Software that lies (so you don't have to!)

A new class of software tells fibs on your behalf. Are these apps unethical?

By , Computerworld |  On-demand Software

FatBooth for iOS enables you to a modify a photo of someone to make him look fatter.

A site called iFakeSiri will let you type in the dialogue of a fake conversation between you and Apple's voice assistant, Siri. The site will produce a convincing screen-capture spoofing the conversation.

Most of these, of course, are for pranks and fun. But another site is very serious about helping you flat-out lie.

A service called the Alibi Network will actually tell just about any lie you want to tell, and it will do it by email, fax or phone. The service's professional liars are standing by to call your spouse or boss. When they call, they'll leave a number for callback, and the caller will get a voicemail message. They'll even print certificates of achievement, showing that you attended a seminar or passed some test.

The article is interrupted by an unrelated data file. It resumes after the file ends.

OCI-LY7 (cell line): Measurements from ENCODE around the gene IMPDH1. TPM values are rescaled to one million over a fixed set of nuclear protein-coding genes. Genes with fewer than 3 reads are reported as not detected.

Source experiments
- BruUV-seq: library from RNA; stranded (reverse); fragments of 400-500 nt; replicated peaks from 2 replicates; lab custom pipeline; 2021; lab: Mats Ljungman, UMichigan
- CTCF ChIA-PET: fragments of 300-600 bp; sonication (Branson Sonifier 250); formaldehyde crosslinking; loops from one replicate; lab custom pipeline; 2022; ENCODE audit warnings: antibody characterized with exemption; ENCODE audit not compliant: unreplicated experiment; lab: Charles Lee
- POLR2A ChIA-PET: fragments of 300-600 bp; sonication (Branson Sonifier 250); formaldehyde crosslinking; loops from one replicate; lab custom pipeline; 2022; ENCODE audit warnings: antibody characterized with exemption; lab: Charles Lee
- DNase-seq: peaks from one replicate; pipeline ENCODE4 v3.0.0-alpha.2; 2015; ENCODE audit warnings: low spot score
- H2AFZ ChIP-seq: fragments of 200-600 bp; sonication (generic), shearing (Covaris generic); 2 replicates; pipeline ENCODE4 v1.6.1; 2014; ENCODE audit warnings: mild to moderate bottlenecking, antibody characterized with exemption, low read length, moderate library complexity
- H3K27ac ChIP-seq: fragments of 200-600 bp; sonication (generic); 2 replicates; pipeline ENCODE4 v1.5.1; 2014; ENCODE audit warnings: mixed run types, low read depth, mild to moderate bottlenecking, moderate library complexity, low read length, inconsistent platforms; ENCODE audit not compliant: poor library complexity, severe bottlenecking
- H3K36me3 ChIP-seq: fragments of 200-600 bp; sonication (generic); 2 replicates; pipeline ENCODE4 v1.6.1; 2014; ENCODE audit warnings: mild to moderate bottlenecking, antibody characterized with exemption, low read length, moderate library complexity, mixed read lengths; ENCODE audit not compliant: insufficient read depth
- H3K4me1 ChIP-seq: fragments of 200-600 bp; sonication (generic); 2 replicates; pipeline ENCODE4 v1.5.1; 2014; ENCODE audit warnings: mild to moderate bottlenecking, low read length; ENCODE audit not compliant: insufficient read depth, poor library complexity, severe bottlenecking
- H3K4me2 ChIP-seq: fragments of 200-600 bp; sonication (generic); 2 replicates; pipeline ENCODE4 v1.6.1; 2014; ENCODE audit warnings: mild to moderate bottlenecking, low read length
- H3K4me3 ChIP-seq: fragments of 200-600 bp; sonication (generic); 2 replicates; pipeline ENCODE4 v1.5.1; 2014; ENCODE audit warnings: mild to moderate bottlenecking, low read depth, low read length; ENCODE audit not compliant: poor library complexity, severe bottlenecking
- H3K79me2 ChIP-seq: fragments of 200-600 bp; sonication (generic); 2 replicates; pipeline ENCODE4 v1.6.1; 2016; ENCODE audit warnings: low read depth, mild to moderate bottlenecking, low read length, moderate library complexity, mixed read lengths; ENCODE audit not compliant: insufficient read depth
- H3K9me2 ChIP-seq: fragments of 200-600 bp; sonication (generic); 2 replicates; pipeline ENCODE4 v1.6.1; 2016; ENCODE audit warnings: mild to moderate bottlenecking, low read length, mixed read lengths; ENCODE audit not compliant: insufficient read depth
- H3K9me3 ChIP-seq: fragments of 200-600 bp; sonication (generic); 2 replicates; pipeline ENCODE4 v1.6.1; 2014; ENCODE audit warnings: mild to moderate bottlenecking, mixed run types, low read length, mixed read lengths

Is all this computer-aided lying unethical? I think the answer, obviously, depends on how people use them. Any of these could be used for good or ill.

The important thing is that we all know these products and services exist, so we're not fooled by such software and services and can focus our skepticism properly when people provide "evidence" for things that are just plain lies.

Mike Elgan writes about technology and tech culture. You can contact Mike and learn more about him at Elgan.com, where you can subscribe to his free email newsletter, Mike's List. You can also see more articles by Mike Elgan on Computerworld.com.

Read more about social media in Computerworld's Social Media Topic Center.


Originally published on Computerworld |  Click here to read the original story.
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